The Walshaw Moor Estate case is important in itself, and we commend again the RSPB for taking a firm stand on it, but it is also indicative of a much wider and deeper Defra malaise.
If Defra is not now acting merely as the Rural Jobs and Fieldsports Department then it needs to get its act together to show that it has broader ambitions that the public can support.
To allay the concerns that it is a bunch of fieldsports enthusiasts playing at nature conservation Defra should:
- publish the data from hen harrier radio-tracking studies despite the fact that these are likely to be embarrassing for upland shooting concerns
- publish a plan to meet the requirements of the Birds Directive for hen harrier conservation
- institute research into the ecological impacts of the release of 35 million non-native pheasants annually into the UK countryside
- put a boot up the backside of the Lead Ammunition Group and move towards a total ban on the use of lead shot and stringent restrictions on the use of lead bullets in the English countryside
- knock on the head any suggestion that cormorants should be placed on the General Licence
- promote an offence of vicarious liability for wildlife crime
- publish a plan for blanket bog and upland moorland management that will be consistent with meeting the UK’s obligations under the Birds Directive and Habitats Directive, be consistent with the National Ecosystem Assessment and contribute to meeting the internationally agreed Aichi targets
- seek to achieve a rapprochement with nature conservation NGOs and restore the collaborative working on nature conservation that characterised the early years of the previous Labour Government and the last years of the previous Conservative administration.
It is very difficult to see that progress can be made on this agenda whilst Richard Benyon remains as a Defra Minister. He is so closely associated with ‘buzzardgate’ where Defra were going to research how to deal with the impacts of buzzards on pheasant shoots (Mr Benyon shoots pheasants), Walshaw Moor where a prosecution of a grouse shooting estate was mysteriously dropped (Mr Benyon owns a grouse moor), country sports (Mr Benyon shoots and fishes) and has already ruled out that landowners should face vicarious liability for wildlife crimes (Mr Benyon is a landowner).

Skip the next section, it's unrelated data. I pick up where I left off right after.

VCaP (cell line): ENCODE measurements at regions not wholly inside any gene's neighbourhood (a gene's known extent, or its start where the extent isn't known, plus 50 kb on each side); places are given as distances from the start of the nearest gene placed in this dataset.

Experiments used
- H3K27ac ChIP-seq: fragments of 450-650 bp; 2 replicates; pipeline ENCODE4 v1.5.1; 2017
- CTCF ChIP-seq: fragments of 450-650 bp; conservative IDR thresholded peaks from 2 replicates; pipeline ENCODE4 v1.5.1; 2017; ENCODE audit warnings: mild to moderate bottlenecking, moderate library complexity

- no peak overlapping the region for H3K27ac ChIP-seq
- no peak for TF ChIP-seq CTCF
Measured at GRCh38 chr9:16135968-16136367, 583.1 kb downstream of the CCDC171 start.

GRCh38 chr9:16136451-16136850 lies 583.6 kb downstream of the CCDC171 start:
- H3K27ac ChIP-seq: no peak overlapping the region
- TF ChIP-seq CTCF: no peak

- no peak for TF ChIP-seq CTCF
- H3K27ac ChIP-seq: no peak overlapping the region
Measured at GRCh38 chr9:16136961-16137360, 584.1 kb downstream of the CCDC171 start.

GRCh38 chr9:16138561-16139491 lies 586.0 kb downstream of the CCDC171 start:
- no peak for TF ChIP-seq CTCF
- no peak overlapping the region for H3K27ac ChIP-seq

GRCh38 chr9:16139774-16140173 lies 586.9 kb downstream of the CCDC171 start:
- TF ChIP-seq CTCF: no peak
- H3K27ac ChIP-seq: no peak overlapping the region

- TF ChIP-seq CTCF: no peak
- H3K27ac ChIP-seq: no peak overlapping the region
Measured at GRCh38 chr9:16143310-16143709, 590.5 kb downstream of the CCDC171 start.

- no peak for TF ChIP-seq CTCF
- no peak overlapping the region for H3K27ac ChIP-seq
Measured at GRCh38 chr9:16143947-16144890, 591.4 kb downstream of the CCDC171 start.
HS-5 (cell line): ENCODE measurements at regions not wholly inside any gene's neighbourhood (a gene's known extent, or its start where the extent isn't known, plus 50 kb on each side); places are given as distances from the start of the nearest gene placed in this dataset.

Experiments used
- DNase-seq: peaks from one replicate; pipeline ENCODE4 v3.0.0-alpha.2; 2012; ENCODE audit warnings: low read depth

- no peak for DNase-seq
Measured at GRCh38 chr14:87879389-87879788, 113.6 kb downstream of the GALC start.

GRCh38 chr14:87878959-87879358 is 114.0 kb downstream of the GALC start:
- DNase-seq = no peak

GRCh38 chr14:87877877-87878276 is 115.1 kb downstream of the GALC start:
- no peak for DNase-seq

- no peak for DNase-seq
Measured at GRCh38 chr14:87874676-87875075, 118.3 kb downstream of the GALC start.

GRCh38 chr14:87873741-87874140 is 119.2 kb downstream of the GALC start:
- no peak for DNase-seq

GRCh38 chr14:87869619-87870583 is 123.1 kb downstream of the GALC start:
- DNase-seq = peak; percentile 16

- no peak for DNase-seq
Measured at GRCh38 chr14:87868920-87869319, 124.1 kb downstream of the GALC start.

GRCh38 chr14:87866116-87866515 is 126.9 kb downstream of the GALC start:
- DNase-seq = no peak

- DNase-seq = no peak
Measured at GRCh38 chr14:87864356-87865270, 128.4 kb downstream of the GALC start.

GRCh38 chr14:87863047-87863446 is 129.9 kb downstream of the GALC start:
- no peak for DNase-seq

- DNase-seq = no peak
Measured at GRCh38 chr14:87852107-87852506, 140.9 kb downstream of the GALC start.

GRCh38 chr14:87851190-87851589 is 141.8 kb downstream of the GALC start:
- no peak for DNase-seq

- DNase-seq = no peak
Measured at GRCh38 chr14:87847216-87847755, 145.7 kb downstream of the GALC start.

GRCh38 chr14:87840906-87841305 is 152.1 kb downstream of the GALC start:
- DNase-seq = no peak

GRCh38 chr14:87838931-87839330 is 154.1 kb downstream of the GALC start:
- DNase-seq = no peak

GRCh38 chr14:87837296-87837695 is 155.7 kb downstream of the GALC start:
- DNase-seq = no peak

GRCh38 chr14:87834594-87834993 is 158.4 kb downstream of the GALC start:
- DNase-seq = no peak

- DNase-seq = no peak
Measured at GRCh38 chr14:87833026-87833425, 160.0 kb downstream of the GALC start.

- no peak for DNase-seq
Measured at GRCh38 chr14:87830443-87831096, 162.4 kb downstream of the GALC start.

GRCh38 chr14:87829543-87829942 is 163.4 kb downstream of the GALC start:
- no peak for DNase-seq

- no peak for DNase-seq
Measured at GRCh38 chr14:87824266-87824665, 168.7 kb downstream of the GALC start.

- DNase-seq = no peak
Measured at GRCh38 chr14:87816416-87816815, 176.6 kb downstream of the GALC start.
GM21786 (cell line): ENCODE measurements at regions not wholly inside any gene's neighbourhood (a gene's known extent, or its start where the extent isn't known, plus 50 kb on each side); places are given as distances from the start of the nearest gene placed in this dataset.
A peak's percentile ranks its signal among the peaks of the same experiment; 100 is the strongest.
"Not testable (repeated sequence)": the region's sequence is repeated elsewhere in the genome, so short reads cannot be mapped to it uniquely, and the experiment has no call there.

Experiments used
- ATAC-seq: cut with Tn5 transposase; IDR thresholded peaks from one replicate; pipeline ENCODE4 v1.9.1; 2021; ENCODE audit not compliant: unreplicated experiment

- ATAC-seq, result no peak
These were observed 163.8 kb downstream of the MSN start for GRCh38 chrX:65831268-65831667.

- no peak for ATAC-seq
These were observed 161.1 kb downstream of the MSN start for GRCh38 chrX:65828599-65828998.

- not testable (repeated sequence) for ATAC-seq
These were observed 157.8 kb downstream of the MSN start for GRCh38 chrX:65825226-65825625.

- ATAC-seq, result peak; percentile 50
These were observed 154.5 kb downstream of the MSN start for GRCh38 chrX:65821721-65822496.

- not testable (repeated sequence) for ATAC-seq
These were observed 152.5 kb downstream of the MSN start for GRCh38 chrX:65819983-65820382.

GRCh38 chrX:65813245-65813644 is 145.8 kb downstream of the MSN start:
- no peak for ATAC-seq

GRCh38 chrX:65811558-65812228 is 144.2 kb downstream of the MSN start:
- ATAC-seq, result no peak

This blog is certainly not calling on Richard Benyon to resign, but is spelling out the fact that no-one will look at Defra’s pronouncements on a whole range of issues without wondering whether they reflect government policy or the policy of the Minister and his particular interests in life.
Defra is carrying out a three-year review of its agencies – the triennial review. The Walshaw Moor case shouts of the need for Natural England to be a truly independent voice for nature conservation.
David Cameron set up his Defra team with a very pro-shooting point of view, out of all the choices that he could have made, and that ministerial team has hardly avoided issues where their own personal interests are affected. With a different team of Ministers following the same agenda there would be less suspicion, and with the same team of Ministers following a different agenda there would be less suspicion; but with this recent and current team of Ministers following this agenda there can only be suspicion that Defra policy has been too closely aligned with that of a small subset of Society and not with the public good.
And where is the Labour Shadow Environment team on all these matters? Nowhere that I can see…
This should go much further than the Walshaw Moor case. We need to know whether Defra believes it is possible to reconcile intensive upland management for red grouse with: the legal requirements of the Birds Directive (eg hen harrier populations), the legal requirements of the Habitats Directive (eg protection of blanket bog), the National Ecosystem Assessment (carbon storage and flood risk management) and the Aichi targets.